Interview TM: Svetlana, you are born in Tomsk. Tell me where is your heart, in Australia or in Siberia. Svetlana Kortchik: Although I miss my family and friends in Russia, Australia is definitely home. It was love at first sight when I moved here with my mum at 16, and now I couldn’t live anywhere else. I enjoy travelling but I miss Australia terribly when I’m away and it’s always great to come back home. TM: As a child, what did you want to be when you grew up? Svetlana Kortchik: I wanted to be so many things when I was a child. A gymnastics coach because I did rhythmic gymnastics for ten years when I was growing up. A dog trainer because I loved dogs. And a Napoleonic historian. I am studying Napoleonic history at University at the moment, so maybe one of these dreams will come true one day.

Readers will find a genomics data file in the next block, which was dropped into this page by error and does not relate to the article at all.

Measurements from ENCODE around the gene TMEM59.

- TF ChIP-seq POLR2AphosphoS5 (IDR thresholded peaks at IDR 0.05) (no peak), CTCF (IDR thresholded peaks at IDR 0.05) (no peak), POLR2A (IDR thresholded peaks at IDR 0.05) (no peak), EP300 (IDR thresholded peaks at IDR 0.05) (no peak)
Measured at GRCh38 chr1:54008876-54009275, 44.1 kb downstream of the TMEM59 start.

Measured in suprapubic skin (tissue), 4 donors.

TM: Do you have other writers or artists in your family? Svetlana Kortchik: My grandmother told me recently that her father wrote lots of poetry. Unfortunately, none of his poems survived, and I’ve never read them. TM: Are you happiest reading or writing? Svetlana Kortchik: I love both equally and most of my free time is spent reading or writing. A good story can transport you to another world, whether you are reading or writing it. I don’t think it’s possible to be a writer without doing lots and lots of reading. TM: Did you ever ask yourself, "Why am I writing?" Svetlana Kortchik: All the time. But I’ve been writing since I was very young and it has become such a big part of my life that if I don’t write for a long time, I feel like something is missing. I guess I’m writing because it makes me happy.